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CFX Multiphase 12.

0
Workshop 1

Rectangular Bubble
Column
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Introduction

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This workshop models the dispersion of air bubbles in


water in a rectangular bubble column.
Gas is supplied through a sparger at the bottom of the
bubble column and the rising action of bubbles
provides agitation of the liquid.
Although the boundary conditions are steady and the
geometry is simple, there is a transient character to the
solution
In this workshop, you will set up and run a basic bubbly
flow simulation.
In the second workshop, you will add non-drag forces
to the model.

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Rectangular Bubble Column Geometry

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Vessel Details
Height of column
Width of column
Depth of column

1.00 m
0.10 m
0.02 m

Height of sparger
Length of sparger
Width of sparger

0.01 m
0.01 m
0.02 m

Air inlet at the bottom via


a sparger (porous
aquarium stone)
Air superficial velocity:
0.002 ... 0.03 m/s
.

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Expected Behavior

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Measurements:
High speed video camera:
Gas velocity
Bubble size

Wire mesh sensor


Gas volume fraction
Bubble sizes

Bubbles dispersed
across the column

Narrow plume of
bubbles near the
inlet
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Computational Mesh

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outlet =
opening

Hexahedral mesh
(ICEM-CFD Hexa)
Mesh element size:
x=y=z=0.005m
200204 cells on
coarsest mesh
16,000 elements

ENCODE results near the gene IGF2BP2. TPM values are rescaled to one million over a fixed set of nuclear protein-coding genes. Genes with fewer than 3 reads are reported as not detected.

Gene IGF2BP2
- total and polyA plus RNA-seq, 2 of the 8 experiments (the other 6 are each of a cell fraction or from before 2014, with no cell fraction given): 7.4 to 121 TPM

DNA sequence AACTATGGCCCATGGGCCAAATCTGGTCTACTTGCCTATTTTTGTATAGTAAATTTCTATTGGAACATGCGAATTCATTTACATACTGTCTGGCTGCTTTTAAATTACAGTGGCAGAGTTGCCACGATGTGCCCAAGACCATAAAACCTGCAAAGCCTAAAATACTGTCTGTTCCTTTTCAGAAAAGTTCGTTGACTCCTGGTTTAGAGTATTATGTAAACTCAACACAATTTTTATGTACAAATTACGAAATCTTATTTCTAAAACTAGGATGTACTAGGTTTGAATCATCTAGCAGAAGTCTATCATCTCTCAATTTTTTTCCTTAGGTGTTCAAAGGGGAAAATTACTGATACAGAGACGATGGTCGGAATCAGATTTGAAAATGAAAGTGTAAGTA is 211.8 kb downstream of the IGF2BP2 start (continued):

21,105 nodes

inlet
(sparger)
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Importing the Mesh

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Copy the file ICEM CFD mesh file rectangularcolumn.msh from the input files folder
into a working directory. Start CFX-Pre from the ANSYS CFX 12.0 Launcher after
changing to this working directory and open a new case (File/New Case/General)
Right-click on Mesh in the Outline and select Import Mesh/ICEM CFD and import
rectangularcolumn.msh into the simulation, setting the Mesh Units to m.

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Imported Mesh

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Hightlight the imported mesh in


the Outline view. Right-click on it
and select Mesh Statistics
Note the dimensions of the
imported mesh in the pop-up
window, Note that the height of
the vertical column ranges from a
y-value of 0.0 [m] at the bottom
and 1.0 [m] at the top

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Defining the Domain Fluids (Continuous Phase)

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Double-click the Default Domain created for


your imported mesh to edit it (if a default
domain was not created, create one).
On the Basic Settings tab of the Details form
for the domain:
Set the Domain Type to Fluid Domain
Highlight Fluid 1 in the Fluid and Particle
Definition window and click on the Delete icon
to remove it
Click on the New icon in the Fluid and Particle
definition window and insert a new fluid
named water
Select the predefined constant property
material Water and set the Morphology Option
to Continuous Fluid

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Defining the Domain Fluids (Dispersed Phase)